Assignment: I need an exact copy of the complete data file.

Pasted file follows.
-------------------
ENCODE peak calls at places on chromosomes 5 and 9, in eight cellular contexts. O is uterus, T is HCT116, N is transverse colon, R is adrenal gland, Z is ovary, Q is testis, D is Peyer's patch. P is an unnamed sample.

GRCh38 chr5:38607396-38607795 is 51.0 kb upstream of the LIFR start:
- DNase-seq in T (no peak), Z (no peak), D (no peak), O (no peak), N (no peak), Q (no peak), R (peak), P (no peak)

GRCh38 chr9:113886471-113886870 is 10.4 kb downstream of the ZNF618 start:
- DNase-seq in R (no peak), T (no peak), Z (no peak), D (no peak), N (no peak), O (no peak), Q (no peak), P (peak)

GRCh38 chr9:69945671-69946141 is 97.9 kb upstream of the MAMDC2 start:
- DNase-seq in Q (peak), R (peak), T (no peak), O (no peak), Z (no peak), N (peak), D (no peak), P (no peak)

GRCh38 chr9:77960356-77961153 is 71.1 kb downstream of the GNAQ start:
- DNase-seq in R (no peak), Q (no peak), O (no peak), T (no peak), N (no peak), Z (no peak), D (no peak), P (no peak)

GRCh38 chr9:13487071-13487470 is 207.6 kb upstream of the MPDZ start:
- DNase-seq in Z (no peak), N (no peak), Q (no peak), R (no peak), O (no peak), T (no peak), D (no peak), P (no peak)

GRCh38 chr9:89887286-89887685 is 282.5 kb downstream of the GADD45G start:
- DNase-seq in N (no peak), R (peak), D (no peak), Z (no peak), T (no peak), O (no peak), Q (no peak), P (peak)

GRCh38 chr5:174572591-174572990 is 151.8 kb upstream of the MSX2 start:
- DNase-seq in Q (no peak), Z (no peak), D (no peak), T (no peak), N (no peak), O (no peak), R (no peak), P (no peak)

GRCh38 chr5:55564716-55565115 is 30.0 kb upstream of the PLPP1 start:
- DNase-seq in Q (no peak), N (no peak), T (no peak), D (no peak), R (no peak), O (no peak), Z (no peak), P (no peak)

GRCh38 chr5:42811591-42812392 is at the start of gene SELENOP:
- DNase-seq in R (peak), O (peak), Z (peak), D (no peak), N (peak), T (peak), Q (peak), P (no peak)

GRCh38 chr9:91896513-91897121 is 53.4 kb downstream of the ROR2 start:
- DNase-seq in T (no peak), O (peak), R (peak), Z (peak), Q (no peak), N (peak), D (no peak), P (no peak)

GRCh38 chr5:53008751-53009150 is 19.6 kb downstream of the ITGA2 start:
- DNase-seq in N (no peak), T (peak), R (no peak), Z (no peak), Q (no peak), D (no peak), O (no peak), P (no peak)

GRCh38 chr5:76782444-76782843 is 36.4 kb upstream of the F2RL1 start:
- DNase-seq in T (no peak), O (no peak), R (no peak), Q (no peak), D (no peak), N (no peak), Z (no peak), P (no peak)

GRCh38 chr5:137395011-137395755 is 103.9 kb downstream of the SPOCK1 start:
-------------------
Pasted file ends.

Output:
ENCODE peak calls at places on chromosomes 5 and 9, in eight cellular contexts. O is uterus, T is HCT116, N is transverse colon, R is adrenal gland, Z is ovary, Q is testis, D is Peyer's patch. P is an unnamed sample.

GRCh38 chr5:38607396-38607795 is 51.0 kb upstream of the LIFR start:
- DNase-seq in T (no peak), Z (no peak), D (no peak), O (no peak), N (no peak), Q (no peak), R (peak), P (no peak)

GRCh38 chr9:113886471-113886870 is 10.4 kb downstream of the ZNF618 start:
- DNase-seq in R (no peak), T (no peak), Z (no peak), D (no peak), N (no peak), O (no peak), Q (no peak), P (peak)

GRCh38 chr9:69945671-69946141 is 97.9 kb upstream of the MAMDC2 start:
- DNase-seq in Q (peak), R (peak), T (no peak), O (no peak), Z (no peak), N (peak), D (no peak), P (no peak)

GRCh38 chr9:77960356-77961153 is 71.1 kb downstream of the GNAQ start:
- DNase-seq in R (no peak), Q (no peak), O (no peak), T (no peak), N (no peak), Z (no peak), D (no peak), P (no peak)

GRCh38 chr9:13487071-13487470 is 207.6 kb upstream of the MPDZ start:
- DNase-seq in Z (no peak), N (no peak), Q (no peak), R (no peak), O (no peak), T (no peak), D (no peak), P (no peak)

GRCh38 chr9:89887286-89887685 is 282.5 kb downstream of the GADD45G start:
- DNase-seq in N (no peak), R (peak), D (no peak), Z (no peak), T (no peak), O (no peak), Q (no peak), P (peak)

GRCh38 chr5:174572591-174572990 is 151.8 kb upstream of the MSX2 start:
- DNase-seq in Q (no peak), Z (no peak), D (no peak), T (no peak), N (no peak), O (no peak), R (no peak), P (no peak)

GRCh38 chr5:55564716-55565115 is 30.0 kb upstream of the PLPP1 start:
- DNase-seq in Q (no peak), N (no peak), T (no peak), D (no peak), R (no peak), O (no peak), Z (no peak), P (no peak)

GRCh38 chr5:42811591-42812392 is at the start of gene SELENOP:
- DNase-seq in R (peak), O (peak), Z (peak), D (no peak), N (peak), T (peak), Q (peak), P (no peak)

GRCh38 chr9:91896513-91897121 is 53.4 kb downstream of the ROR2 start:
- DNase-seq in T (no peak), O (peak), R (peak), Z (peak), Q (no peak), N (peak), D (no peak), P (no peak)

GRCh38 chr5:53008751-53009150 is 19.6 kb downstream of the ITGA2 start:
- DNase-seq in N (no peak), T (peak), R (no peak), Z (no peak), Q (no peak), D (no peak), O (no peak), P (no peak)

GRCh38 chr5:76782444-76782843 is 36.4 kb upstream of the F2RL1 start:
- DNase-seq in T (no peak), O (no peak), R (no peak), Q (no peak), D (no peak), N (no peak), Z (no peak), P (no peak)

GRCh38 chr5:137395011-137395755 is 103.9 kb downstream of the SPOCK1 start: